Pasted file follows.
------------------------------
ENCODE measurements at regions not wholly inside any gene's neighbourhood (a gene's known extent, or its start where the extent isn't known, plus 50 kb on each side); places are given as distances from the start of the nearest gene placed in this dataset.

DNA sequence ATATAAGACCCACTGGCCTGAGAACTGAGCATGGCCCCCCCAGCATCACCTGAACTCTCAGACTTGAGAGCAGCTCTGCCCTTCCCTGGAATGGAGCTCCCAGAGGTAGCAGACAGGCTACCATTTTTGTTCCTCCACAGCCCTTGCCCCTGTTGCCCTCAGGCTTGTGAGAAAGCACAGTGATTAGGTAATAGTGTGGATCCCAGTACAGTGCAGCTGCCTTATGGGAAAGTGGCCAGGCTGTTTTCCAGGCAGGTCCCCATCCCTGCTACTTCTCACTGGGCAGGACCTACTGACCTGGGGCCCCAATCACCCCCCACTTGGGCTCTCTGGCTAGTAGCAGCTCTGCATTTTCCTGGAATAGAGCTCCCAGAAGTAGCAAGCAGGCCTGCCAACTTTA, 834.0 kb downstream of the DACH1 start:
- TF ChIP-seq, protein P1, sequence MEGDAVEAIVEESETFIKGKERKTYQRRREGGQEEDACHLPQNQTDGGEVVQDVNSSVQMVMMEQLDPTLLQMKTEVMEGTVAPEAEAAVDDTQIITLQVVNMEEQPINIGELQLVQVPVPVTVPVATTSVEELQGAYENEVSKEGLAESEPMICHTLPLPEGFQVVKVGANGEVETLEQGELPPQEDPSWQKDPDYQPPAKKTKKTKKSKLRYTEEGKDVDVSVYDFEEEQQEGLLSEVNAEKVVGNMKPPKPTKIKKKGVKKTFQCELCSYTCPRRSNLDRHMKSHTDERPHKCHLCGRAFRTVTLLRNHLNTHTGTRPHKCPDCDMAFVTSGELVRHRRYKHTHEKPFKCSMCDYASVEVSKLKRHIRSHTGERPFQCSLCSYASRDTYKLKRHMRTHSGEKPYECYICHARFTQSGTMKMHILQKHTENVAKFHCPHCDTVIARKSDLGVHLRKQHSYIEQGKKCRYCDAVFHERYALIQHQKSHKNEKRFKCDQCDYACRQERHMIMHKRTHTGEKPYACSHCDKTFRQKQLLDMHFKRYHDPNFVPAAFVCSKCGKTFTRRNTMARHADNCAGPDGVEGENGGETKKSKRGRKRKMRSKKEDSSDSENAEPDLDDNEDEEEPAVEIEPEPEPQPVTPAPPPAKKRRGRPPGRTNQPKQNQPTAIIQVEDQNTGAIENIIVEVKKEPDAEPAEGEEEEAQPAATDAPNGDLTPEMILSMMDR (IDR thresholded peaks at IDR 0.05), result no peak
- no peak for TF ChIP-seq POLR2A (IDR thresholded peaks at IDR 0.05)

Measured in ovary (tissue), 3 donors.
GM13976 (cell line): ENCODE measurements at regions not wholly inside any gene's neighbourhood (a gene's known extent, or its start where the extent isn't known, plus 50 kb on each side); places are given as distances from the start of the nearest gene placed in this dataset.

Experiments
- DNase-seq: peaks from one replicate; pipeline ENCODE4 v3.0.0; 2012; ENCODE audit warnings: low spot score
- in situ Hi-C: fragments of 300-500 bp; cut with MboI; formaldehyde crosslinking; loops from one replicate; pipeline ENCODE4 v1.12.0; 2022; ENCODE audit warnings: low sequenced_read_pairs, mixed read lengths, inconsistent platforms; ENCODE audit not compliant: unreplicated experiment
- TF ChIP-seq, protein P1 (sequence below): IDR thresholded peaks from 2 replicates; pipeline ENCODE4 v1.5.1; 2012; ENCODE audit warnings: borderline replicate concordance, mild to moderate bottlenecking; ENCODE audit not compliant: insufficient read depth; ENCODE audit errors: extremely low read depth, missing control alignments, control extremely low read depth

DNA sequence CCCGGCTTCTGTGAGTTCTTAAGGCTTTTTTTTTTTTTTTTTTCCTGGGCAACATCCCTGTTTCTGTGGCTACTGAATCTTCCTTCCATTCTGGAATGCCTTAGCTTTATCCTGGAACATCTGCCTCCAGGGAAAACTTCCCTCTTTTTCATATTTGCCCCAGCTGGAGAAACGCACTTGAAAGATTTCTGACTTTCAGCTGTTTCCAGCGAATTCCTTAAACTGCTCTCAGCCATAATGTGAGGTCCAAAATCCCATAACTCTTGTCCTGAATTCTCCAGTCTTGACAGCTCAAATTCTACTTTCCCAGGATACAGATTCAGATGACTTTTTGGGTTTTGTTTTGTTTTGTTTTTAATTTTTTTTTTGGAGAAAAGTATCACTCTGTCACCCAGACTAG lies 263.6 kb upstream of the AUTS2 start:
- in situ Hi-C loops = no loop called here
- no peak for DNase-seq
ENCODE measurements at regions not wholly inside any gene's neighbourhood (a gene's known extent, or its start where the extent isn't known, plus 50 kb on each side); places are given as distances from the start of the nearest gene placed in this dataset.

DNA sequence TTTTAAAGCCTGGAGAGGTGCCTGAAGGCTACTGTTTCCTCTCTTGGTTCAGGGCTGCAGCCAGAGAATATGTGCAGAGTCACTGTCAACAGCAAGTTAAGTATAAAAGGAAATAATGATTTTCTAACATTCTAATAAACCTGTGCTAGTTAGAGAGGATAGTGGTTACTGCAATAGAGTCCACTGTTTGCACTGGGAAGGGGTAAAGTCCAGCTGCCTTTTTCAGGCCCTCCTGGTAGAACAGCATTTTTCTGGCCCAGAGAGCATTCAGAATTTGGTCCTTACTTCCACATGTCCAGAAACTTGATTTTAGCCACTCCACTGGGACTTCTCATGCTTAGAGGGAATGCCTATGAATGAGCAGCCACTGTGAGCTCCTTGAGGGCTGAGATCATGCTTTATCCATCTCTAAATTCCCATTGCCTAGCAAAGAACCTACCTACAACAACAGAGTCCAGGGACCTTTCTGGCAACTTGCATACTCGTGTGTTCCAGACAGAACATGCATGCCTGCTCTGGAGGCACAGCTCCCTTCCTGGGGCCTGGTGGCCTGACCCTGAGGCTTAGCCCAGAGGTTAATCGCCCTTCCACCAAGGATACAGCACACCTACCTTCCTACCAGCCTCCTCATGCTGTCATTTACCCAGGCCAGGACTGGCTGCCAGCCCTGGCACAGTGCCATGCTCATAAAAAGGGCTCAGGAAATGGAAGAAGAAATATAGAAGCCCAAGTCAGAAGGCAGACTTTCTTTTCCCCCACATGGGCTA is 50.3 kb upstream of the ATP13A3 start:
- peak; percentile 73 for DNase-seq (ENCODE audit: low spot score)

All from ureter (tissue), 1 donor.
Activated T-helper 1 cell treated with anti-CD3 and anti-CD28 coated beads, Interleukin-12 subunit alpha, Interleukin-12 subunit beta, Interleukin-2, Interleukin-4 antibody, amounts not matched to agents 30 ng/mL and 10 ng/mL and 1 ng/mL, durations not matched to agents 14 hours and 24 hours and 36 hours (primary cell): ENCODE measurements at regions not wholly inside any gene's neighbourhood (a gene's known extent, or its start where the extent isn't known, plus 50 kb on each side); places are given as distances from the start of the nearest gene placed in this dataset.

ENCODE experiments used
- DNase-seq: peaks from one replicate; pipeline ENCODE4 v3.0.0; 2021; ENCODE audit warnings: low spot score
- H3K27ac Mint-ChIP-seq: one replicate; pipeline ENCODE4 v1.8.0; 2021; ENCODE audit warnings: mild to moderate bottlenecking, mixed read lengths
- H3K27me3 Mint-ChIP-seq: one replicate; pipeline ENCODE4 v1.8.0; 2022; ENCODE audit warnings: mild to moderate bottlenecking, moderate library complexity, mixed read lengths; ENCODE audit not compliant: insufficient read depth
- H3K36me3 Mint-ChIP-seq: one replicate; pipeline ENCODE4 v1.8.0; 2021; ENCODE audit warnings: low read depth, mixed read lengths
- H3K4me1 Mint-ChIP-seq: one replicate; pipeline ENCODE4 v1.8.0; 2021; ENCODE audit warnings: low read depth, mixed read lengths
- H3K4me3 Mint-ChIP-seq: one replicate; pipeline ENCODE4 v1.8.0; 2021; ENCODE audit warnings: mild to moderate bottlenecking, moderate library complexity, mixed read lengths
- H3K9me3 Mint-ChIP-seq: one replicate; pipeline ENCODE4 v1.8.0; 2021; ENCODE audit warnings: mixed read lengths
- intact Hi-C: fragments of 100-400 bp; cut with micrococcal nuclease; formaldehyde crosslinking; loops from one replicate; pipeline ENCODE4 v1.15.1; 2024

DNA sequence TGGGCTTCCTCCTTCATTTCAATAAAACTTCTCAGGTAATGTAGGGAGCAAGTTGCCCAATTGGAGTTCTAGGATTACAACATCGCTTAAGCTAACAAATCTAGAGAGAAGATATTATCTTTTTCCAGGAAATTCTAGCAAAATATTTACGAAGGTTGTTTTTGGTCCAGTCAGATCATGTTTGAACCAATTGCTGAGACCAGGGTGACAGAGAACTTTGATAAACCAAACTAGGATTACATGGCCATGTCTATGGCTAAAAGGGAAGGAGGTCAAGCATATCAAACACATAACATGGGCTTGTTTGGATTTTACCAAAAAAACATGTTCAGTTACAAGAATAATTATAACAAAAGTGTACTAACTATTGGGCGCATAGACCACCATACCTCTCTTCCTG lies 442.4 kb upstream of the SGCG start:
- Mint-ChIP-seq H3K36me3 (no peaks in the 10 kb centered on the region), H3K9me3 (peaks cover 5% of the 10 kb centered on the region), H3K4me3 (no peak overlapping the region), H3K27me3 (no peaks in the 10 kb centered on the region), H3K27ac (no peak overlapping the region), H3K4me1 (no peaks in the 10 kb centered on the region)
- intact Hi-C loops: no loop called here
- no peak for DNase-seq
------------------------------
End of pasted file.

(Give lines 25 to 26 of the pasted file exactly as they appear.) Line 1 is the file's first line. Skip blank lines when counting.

- H3K4me3 Mint-ChIP-seq: one replicate; pipeline ENCODE4 v1.8.0; 2021; ENCODE audit warnings: mild to moderate bottlenecking, moderate library complexity, mixed read lengths
- H3K9me3 Mint-ChIP-seq: one replicate; pipeline ENCODE4 v1.8.0; 2021; ENCODE audit warnings: mixed read lengths